This whole thing feels a bit like a graph theory problem that someone smarter than me has probably already written a paper about, but the closest thing I can find is dependency graphs.

EDIT: Hans-Martin Mosner has shown how fulfilling 3 is impossible if there is a requirement of the form 'choose 2 of 3'. If we were to restrict ourselves to requirements where ALL requirements must be met (no using 'choose x of y') and ALL incompatibilities must be avoided, would it be possible to fulfill condition 3?

  • 1 & 2 are trivial, since state changes only affect the direct connections of a node (which simply need to be removed when a node gets a non-corresponding color, no graph traversal required). But for 3, if that condition will be fulfilled depends simply on the specific transitions allowed and has nothing to do how you are going to implement it. I am under the impression this is an attempt to not tell us too much about the real problem (maybe because its confidental), but by doing so, the real requirements were not properly transformed into this quite abstract description...
    – Doc Brown
    Commented May 13, 2020 at 6:14
  • 1
    ... which makes this a form of an XY problem. I recommend to consider if you can give us a description which is nearer to the problem you really want to solve.
    – Doc Brown
    Commented May 13, 2020 at 6:16
  • @DocBrown Thanks for the feedback; unfortunately there's some confidentiality involved. I tried to add some more details and a more concrete example. Please let me know if I'm still being unclear.
    – Qudit
    Commented May 13, 2020 at 6:36

1 Answer 1


Here's a simple concrete "real-life" example for a state conflict ambiguity not even involving multiple objects:

A Project can be in states Good, Cheap, and Fast. Any two are allowed together, but not all three.

Now you have ProjectA that's Good and Cheap. User wants to set state Fast which would violate the constraint.

An algorithm could choose one of these conflict resolutions:

  • remove state Good
  • remove state Cheap
  • remove both states

The third option would be unambiguous but destroys most previously asserted information.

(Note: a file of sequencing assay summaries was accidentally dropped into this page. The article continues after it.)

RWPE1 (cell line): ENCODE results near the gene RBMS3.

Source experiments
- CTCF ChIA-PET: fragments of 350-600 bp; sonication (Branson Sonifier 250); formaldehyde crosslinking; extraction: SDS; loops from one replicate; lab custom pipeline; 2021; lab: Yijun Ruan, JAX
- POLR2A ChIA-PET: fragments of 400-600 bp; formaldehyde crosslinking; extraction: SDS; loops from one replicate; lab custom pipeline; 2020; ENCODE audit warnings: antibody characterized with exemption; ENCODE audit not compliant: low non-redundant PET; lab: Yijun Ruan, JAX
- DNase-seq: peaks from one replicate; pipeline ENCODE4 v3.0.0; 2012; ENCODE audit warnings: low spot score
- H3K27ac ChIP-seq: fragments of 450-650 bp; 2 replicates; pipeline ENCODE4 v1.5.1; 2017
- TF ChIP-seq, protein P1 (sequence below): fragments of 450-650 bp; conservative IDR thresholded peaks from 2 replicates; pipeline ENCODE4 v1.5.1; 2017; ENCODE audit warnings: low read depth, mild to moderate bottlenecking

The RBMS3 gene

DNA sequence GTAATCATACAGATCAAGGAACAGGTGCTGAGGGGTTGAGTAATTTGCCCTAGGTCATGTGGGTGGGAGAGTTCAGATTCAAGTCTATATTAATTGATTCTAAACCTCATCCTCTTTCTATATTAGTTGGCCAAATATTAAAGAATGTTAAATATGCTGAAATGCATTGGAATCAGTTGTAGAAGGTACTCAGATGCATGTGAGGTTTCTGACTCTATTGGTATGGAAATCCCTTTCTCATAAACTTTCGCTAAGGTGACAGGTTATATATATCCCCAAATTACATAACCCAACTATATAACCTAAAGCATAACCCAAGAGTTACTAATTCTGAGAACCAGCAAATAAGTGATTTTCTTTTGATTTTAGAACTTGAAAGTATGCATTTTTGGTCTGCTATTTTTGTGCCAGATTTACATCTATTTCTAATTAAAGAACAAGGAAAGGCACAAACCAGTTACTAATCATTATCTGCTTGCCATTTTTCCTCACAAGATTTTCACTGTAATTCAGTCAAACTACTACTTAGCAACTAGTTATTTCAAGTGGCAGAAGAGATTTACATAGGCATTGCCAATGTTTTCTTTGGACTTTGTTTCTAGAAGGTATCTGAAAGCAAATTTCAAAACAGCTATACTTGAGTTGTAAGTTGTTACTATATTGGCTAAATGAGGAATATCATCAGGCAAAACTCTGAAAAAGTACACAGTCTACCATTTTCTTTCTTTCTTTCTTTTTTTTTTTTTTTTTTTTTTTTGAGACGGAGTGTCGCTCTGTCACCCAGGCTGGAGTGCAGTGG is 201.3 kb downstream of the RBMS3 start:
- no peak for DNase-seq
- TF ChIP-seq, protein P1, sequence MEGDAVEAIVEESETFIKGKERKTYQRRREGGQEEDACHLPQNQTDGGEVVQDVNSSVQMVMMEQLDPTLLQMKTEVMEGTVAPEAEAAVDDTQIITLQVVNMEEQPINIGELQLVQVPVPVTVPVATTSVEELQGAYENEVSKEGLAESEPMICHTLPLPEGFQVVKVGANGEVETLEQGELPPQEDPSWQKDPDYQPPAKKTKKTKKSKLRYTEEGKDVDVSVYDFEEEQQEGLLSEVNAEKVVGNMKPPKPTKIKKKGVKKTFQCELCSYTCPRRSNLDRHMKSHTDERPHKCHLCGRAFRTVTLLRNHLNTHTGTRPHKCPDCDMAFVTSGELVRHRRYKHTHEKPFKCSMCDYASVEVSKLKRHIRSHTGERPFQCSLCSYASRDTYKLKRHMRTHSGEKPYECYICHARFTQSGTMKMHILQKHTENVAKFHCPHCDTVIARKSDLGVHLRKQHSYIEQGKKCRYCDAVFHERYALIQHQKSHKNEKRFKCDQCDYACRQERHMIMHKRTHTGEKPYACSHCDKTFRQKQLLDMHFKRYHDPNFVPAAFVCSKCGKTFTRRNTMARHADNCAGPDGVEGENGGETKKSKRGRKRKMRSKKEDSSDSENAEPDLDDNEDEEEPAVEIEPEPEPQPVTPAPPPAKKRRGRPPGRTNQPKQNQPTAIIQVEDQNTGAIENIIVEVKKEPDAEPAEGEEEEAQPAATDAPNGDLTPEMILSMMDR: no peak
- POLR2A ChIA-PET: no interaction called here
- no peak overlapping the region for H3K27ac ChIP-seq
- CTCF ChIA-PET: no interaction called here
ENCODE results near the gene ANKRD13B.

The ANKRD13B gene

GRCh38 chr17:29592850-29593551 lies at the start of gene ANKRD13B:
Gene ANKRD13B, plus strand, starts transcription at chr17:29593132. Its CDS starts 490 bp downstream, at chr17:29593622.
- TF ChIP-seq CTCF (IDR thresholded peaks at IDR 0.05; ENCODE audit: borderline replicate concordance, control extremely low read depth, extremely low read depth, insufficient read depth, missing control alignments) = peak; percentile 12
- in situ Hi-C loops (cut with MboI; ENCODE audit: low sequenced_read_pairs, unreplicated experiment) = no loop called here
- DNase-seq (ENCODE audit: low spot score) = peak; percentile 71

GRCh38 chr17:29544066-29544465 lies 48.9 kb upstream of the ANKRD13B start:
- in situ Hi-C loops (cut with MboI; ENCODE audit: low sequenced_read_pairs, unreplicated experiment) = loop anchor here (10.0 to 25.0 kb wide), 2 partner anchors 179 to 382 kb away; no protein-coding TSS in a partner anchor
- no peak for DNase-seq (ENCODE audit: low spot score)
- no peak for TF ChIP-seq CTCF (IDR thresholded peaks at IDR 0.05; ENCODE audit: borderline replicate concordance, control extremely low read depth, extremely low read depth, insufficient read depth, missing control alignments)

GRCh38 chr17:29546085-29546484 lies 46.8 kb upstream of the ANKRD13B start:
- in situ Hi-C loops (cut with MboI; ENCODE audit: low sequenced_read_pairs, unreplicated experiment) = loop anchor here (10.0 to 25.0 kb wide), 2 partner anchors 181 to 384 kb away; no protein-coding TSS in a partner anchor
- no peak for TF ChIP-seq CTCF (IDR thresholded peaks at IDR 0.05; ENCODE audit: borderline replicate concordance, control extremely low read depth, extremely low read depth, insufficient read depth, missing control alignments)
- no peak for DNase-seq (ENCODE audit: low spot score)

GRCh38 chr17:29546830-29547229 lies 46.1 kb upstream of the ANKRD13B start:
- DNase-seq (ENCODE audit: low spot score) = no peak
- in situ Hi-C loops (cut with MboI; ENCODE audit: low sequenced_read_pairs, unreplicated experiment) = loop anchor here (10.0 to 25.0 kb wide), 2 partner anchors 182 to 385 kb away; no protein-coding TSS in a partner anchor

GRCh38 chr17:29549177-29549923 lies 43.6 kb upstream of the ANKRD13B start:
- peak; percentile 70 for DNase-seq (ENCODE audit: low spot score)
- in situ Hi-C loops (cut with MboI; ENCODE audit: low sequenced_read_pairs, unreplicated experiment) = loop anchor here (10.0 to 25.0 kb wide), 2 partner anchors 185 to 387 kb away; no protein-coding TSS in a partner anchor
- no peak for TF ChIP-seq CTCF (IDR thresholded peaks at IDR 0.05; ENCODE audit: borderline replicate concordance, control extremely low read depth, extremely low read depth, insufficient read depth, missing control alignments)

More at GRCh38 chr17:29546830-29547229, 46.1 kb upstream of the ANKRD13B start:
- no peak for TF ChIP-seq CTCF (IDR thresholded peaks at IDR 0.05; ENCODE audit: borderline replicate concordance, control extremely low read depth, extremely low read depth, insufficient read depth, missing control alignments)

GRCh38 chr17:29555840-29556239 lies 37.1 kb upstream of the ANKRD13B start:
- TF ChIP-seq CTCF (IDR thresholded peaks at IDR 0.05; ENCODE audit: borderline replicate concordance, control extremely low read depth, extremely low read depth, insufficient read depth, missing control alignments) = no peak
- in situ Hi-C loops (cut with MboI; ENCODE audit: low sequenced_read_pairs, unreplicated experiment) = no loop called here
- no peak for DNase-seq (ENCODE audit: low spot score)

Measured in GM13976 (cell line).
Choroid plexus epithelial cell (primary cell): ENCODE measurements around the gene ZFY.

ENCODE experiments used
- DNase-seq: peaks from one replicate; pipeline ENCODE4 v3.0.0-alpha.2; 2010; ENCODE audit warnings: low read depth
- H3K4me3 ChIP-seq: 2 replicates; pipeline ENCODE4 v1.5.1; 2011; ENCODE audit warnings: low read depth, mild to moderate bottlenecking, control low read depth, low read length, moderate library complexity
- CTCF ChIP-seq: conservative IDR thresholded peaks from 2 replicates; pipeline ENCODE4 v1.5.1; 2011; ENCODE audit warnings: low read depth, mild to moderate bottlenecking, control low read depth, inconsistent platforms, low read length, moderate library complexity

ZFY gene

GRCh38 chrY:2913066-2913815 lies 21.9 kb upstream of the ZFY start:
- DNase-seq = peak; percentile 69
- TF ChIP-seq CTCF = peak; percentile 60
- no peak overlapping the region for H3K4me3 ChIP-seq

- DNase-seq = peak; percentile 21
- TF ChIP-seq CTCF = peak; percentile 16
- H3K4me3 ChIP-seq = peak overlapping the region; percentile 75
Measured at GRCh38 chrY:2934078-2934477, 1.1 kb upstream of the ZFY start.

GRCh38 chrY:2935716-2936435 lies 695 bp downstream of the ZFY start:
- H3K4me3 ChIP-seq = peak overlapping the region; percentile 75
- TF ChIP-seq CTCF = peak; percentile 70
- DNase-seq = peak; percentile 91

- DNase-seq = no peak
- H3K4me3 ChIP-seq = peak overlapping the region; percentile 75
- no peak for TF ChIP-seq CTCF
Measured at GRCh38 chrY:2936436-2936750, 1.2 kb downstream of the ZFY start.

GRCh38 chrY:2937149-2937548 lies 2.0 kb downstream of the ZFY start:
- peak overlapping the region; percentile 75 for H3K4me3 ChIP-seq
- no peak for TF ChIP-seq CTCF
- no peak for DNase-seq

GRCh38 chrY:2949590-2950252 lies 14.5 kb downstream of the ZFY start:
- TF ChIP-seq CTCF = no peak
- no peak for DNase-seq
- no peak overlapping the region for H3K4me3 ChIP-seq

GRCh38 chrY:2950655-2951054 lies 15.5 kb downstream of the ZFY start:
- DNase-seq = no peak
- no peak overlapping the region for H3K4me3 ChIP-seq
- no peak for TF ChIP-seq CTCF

If you prefer one of the first resolutions, you need criteria to select which state should be removed. A very simple method would be to put the states in a list, appending only at the end so that older states are before younger states. After adding one or more new states, you enumerate the list and remove all states that are in conflict. Note that you need to be careful because you're removing elements while enumerating.

This naive algorithm has a complexity of $O(n^2)$ if I'm not mistaken. It's probably possible to find a better way of implementing its effect.

  • Thanks for the example. As an addendum, would it be possible to fulfill condition 3 if I didn't include any requirements/incompatibilities of the form 'choose x of y'? I think in this scenario it might be the fact we can have (Good, Cheap) OR (Cheap,Fast) OR (Good, Fast) that causes the issue. If we restrict those "OR"s then is this solvable?
    – Qudit
    Commented May 13, 2020 at 6:39
  • It's only possible to answer this when you have a complete list of states and their cross-incompatibilities. As long as your language remains vague, you can't expect precise answers. Commented May 13, 2020 at 7:31

Your Answer

By clicking “Post Your Answer”, you agree to our terms of service and acknowledge you have read our privacy policy.

Not the answer you're looking for? Browse other questions tagged or ask your own question.